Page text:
Still, this does not mean you have to keep realistically-looking characters from a Street Fighter fight. And yet this is not the route Capcom is willing to go.
© Capcom

Chun-Li in promotional art for Street Fighter IV games. Official Street Fighter art from various games is available from this website as fine art print. Check the section Video Game Art in the navigation bar or click here!

Game loop

To understand the reason behind this, we have to look at what game designers call the "game loop." With this phrase, they mean the ongoing dance players perform when they interact with the software.

The core game loop for Street Fighter games is centered on the fights, obviously. A player presses a button on his controler to initiate an action in his fighter character. The software translates this to actions in-game, which feeds back to the player through the game visuals and audio. The player takes this feedback in, and responds to the new situation on-screen by pressing new buttons, closing the game loop.

Split second decisions

For games like Street Fighter, this "game loop" plays out throughout each fight, multiple times. A decision to punch or parry is a split second decision—incredibly, players will make up to sixty decisions per second, in every second of a fight!

Legibility—how you "read" what's happening in the fighters—is of fundamental importance to make this game loop work. "We're always thinking about how we give the player the information they need," Kamei says. And yes, they tried a more realistic M. Bison, Ryu, and Cammy, but that didn't improve the legibility. To Capcom, the bottom line is simple: bigger muscles give better information to the player!
© Capcom

Promotional art for Street Fighter VI. Note the oversized muscles, the clear outline and poses of Chun-Li and Ryu, and how a brushstroke style is applied to their skins and clothes, to give them a more "painterly" appearance.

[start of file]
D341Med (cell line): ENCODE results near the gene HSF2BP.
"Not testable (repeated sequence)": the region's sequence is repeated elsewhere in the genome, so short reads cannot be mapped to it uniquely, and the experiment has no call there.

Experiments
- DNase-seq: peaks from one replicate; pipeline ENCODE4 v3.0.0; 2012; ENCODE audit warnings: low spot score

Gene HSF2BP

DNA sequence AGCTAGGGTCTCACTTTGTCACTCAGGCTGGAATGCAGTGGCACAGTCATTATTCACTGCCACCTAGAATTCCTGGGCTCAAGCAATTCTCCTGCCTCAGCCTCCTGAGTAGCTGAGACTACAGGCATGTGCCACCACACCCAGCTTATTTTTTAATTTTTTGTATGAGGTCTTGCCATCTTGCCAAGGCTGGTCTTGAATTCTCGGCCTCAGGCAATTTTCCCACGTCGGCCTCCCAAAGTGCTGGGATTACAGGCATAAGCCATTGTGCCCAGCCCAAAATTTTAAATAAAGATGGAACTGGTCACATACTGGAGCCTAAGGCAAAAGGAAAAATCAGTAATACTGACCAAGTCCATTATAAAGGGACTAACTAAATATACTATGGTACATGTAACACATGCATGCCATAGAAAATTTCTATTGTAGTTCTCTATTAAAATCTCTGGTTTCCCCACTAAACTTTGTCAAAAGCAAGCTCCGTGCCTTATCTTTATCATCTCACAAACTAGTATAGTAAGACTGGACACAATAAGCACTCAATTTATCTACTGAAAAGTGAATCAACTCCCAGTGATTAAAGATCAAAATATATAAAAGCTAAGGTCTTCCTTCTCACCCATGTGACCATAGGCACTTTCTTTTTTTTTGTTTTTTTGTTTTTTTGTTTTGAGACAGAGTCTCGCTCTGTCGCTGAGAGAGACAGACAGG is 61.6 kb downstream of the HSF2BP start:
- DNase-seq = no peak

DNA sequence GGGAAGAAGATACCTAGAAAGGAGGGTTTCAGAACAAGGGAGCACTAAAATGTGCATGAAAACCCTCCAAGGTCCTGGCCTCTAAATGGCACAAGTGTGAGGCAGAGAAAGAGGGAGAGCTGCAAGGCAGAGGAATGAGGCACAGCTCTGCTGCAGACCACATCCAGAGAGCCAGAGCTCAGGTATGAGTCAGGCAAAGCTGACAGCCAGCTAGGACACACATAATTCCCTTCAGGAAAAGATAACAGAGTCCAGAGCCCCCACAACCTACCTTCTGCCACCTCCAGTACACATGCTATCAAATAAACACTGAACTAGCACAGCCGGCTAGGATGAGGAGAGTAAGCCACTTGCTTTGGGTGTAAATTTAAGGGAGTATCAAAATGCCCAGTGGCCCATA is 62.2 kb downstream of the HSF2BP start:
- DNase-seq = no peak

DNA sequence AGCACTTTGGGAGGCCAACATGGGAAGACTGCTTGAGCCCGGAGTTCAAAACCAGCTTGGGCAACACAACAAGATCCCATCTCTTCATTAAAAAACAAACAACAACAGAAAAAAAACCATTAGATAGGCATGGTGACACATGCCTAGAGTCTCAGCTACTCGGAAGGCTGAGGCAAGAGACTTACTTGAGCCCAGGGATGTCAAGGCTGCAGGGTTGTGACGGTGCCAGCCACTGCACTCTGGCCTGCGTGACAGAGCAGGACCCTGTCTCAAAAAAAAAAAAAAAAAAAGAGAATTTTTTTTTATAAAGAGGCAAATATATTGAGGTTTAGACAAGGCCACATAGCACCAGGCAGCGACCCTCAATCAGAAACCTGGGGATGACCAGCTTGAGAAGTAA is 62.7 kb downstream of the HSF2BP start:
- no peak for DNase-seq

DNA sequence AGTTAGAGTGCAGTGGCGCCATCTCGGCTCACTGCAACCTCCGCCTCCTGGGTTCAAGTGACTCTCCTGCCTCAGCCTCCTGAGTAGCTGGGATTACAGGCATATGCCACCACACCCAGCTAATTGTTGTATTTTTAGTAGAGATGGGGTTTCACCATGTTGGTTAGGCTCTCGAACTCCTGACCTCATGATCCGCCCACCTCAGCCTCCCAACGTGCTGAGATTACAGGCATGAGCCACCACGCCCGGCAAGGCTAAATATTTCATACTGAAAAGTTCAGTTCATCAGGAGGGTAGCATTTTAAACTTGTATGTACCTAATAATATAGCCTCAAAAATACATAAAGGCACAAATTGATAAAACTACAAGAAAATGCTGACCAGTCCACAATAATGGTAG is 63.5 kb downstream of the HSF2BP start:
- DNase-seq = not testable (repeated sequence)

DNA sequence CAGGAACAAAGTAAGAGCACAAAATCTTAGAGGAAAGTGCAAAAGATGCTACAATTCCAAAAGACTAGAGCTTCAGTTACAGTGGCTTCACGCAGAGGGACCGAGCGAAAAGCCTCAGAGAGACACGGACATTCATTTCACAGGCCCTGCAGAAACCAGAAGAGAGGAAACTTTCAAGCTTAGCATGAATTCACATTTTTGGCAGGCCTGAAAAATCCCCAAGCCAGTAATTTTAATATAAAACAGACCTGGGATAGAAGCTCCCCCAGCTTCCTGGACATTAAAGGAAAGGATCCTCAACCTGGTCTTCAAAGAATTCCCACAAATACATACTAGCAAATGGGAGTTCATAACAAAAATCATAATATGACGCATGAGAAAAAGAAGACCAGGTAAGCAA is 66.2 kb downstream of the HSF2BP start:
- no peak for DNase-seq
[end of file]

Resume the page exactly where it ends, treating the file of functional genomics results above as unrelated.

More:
And it's only after Capcom achieves this lofty goal of easy to understand and legible art, that Kamei's team moves to create the unique Street Fighter art style. In other words, there's a strict hierarchy to what the team does: first secure the way information is communicated to players, and then bring personality to the characters through the art style, the character animations and game music and audio.

The bigger-than-life characters get color coded to separate them in-game, sets are lit in indirect light, and special effects are added to the scene. Character models are turned 5 degrees towards the camera at all times, so we see more of the front of the body, and thus understand the action better. A brushstroke style applied to skin and fabrics breathes more life into the characters. Backgrounds get a muted color treatment, saving bright colors for the fighters.

Et cetera, et cetera—there's an incredible amount of artistic trickery involved in this type of game art. Combined, they all work towards one goal: giving you that exciting experience of being part of an epic fight, between two iconic characters you will forever remember.